Zimbabwe to vote

Election after election in Zimbabwe has been tampered with, producing only the results that the government want to see. Many have lost their faith in democracy.

But with almost a fifth of the population suffering from HIV/AIDS, severe food shortages following sanctions and land redistribution programmes, and a failing economy, Zimbabweans have other things to think about than voting. This apathy, however, may well put out the final “flames of hope for change”, in the forthcoming general elections, scheduled for 31 March.

If Mugabe’s Zanu-PF Party gains a two-thirds majority in parliament, they would be able to change the constitution, something which despite all their efforts, they have not yet been able to achieve.

Their problem with the current constitution is that if Mr Mugabe was to resign or die there would be elections for a new leader, with the possibility of an opposition victory. The constitution would be expected to change to take this into account, allowing Mugabe to elect a successor before anything were to happen to him.

In September 1999 Mugabe suffered his first national election defeat in a referendum on a new constitution. Subsequently, he made things more difficult for the opposition party, the Movement for Democratic Change (MDC), to loosen Mugabe’s grip on power. The parliamentary elections of 2000 and the presidential elections of 2002 have been marred by accusations of violence and electoral fraud.

The MDC leader, Morgan Tsvangirai, only recently reversed his pledge to boycott the coming elections. He said that his party was entering the election with a “heavy heart” and was participating under protest. The high probability of a corrupt election has put the party in a difficult position. “If you participate under flawed conditions you are legitimising the process, but if you don’t participate you run the risk of making yourself irrelevant” says Mr Tsvangirai.

Zanu-PF have used a number of methods in the past to secure victory in their elections. These include changing constituency boundaries, so that the areas where the Zanu-PF dominate are greater represented in parliament. Efforts have also been made to disenfranchise the younger voters who tend to sympathise with the MDC. Postal votes in the previous elections were limited to diplomats and members of the armed forces, excluding those who are studying and working abroad, most of whom left to escape Mugabe’s regime.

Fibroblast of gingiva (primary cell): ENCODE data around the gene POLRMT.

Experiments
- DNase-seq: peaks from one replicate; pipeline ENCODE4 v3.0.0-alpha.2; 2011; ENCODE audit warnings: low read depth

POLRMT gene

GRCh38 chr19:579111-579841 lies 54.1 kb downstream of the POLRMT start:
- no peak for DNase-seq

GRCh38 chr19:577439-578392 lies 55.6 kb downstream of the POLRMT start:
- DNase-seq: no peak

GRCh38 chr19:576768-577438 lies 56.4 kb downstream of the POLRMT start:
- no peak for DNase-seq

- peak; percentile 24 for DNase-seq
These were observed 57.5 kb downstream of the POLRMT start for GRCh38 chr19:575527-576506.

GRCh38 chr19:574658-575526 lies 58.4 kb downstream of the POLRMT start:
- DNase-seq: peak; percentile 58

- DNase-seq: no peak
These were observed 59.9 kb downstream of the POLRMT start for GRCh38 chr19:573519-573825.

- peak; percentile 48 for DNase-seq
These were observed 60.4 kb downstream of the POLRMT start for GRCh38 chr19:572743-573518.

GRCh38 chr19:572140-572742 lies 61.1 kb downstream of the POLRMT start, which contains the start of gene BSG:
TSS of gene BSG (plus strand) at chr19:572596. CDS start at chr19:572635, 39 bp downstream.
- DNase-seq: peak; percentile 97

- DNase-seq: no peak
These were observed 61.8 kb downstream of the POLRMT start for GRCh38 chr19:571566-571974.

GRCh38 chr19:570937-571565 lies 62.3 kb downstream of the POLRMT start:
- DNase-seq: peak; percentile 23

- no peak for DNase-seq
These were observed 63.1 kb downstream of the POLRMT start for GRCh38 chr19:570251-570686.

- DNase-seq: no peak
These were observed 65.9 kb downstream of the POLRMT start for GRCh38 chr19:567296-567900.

Most worrying, however, is the use of violence and intimidation against known or suspected members of opposition groups. The Zimbabwe Institute, a think-tank based in South Africa, launched a report detailing the human rights abuses 80% of opposition MPs have suffered. The government has also established youth training camps, which they claim to be for vocational training, intended to instil a sense of national pride. Children who have escaped from the camps, however, have confirmed that they are in fact being used to indoctrinate young people to intimidate and attack government opponents. Amnesty International confirm that the youth trainees have been involved in various crimes.

Following the international damning of the 2002 presidential elections Mugabe has promised to abide by a set of regional democratic guidelines. He has established a national electoral commission but the MDC say they have seen little change on the ground and that there is not enough time for these reforms to become effective before the elections in March. The MDC’s main complaints are that the media remains censored, that free assembly is restricted, that the electoral commission has yet to prove its independence and that international observers continue to be unwelcome despite the government claiming it has nothing to hide. Any major change on these fronts before the elections seems unlikely. “We have not yet reached the stage where the people’s anger with the regime is equal to their fear of it” states one opposition leader, and it seems that until this is the case, political change in Zimbabwe will not be possible.